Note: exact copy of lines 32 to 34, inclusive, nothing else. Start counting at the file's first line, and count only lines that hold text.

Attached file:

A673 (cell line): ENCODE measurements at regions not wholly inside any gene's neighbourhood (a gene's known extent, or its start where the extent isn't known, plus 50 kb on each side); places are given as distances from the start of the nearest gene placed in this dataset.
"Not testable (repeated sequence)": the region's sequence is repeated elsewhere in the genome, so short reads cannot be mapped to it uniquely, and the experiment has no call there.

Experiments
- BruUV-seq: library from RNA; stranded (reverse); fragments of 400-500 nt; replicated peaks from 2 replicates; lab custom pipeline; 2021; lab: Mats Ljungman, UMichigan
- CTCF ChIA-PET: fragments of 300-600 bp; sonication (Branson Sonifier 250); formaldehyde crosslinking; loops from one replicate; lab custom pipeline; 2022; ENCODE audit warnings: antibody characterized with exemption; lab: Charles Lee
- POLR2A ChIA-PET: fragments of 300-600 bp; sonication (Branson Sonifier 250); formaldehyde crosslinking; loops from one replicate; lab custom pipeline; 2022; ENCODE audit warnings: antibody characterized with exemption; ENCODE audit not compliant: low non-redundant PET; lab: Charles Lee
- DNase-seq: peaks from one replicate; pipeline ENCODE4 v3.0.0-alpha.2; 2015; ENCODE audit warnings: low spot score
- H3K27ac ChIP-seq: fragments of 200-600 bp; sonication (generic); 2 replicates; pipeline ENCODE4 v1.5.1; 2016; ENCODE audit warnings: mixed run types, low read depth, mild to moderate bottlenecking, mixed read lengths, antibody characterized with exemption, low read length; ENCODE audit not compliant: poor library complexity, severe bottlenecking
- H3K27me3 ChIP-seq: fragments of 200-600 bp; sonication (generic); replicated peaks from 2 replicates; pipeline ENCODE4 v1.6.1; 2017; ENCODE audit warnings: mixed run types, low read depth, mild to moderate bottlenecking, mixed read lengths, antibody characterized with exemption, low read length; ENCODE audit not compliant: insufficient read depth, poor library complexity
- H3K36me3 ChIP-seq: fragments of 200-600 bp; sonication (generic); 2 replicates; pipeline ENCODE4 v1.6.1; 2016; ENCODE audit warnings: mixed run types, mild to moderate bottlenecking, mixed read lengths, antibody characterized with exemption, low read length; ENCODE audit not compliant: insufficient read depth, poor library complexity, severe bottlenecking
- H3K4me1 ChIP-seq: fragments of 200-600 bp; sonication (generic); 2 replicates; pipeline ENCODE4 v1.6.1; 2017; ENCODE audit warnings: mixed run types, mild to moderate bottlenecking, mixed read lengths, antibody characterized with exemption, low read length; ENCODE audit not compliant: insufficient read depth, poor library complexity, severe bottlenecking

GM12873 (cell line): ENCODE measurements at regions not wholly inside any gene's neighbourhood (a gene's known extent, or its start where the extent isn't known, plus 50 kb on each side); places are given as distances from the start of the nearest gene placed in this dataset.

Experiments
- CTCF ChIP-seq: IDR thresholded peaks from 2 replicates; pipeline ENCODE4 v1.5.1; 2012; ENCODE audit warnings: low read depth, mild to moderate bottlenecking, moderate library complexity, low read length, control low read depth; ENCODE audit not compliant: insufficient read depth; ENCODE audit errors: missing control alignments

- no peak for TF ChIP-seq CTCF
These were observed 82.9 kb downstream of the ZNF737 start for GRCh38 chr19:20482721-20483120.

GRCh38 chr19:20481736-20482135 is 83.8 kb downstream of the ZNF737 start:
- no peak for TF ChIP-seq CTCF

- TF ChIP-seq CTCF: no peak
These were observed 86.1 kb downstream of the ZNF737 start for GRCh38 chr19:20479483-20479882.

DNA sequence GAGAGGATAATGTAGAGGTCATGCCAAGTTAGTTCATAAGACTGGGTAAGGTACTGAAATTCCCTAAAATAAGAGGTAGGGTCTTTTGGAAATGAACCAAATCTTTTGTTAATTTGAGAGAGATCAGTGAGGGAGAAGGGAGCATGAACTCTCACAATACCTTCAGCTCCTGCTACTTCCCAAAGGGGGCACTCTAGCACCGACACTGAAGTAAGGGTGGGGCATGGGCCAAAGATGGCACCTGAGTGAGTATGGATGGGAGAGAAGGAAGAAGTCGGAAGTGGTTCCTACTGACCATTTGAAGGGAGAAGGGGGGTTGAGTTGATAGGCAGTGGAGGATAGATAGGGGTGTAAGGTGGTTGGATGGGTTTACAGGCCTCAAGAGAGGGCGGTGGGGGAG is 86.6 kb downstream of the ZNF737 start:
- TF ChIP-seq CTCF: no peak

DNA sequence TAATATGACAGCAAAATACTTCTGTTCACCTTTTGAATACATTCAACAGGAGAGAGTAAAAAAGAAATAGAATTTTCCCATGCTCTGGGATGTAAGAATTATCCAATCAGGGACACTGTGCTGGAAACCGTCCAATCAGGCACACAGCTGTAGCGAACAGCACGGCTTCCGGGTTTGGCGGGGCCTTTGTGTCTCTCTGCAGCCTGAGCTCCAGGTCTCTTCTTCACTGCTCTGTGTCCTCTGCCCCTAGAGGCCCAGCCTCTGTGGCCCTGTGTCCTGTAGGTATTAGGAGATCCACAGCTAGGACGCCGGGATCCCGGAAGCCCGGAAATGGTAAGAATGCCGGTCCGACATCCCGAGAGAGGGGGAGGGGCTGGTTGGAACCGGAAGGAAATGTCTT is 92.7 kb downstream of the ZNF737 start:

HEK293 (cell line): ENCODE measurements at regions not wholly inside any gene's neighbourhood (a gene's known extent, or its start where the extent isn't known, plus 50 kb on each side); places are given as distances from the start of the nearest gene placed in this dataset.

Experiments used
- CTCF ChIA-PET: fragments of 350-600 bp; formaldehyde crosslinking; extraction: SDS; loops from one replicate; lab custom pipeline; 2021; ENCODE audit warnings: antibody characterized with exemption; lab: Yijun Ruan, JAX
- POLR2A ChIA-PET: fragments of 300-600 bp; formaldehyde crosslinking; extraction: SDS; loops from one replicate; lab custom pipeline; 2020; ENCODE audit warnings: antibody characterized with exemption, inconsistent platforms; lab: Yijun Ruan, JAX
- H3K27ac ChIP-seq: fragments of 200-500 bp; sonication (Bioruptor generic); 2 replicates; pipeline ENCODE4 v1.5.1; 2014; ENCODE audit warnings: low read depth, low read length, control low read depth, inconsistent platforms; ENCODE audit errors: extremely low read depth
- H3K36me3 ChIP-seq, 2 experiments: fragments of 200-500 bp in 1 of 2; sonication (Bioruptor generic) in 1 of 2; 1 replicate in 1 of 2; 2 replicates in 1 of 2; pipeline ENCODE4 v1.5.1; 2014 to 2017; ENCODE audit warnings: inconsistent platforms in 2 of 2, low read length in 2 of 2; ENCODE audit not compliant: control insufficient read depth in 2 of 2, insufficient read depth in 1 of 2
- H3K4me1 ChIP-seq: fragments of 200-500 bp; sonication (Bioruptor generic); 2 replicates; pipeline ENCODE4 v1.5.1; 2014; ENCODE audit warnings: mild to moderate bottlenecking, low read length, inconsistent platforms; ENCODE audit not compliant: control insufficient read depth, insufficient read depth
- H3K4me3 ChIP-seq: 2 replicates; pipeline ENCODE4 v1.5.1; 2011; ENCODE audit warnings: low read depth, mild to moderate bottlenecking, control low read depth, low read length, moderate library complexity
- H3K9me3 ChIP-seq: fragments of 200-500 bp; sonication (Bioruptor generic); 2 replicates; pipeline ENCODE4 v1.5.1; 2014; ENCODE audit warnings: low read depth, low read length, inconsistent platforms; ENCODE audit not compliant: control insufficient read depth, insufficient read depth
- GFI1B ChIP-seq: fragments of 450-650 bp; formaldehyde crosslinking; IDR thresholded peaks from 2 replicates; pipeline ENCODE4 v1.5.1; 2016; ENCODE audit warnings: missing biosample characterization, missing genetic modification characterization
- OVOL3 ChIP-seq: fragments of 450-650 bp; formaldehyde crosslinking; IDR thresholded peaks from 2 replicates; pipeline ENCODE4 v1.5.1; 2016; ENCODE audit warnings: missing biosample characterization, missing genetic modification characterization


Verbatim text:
- H3K9me3 ChIP-seq: fragments of 200-500 bp; sonication (Bioruptor generic); 2 replicates; pipeline ENCODE4 v1.5.1; 2014; ENCODE audit warnings: low read depth, low read length, inconsistent platforms; ENCODE audit not compliant: control insufficient read depth, insufficient read depth
- GFI1B ChIP-seq: fragments of 450-650 bp; formaldehyde crosslinking; IDR thresholded peaks from 2 replicates; pipeline ENCODE4 v1.5.1; 2016; ENCODE audit warnings: missing biosample characterization, missing genetic modification characterization
- OVOL3 ChIP-seq: fragments of 450-650 bp; formaldehyde crosslinking; IDR thresholded peaks from 2 replicates; pipeline ENCODE4 v1.5.1; 2016; ENCODE audit warnings: missing biosample characterization, missing genetic modification characterization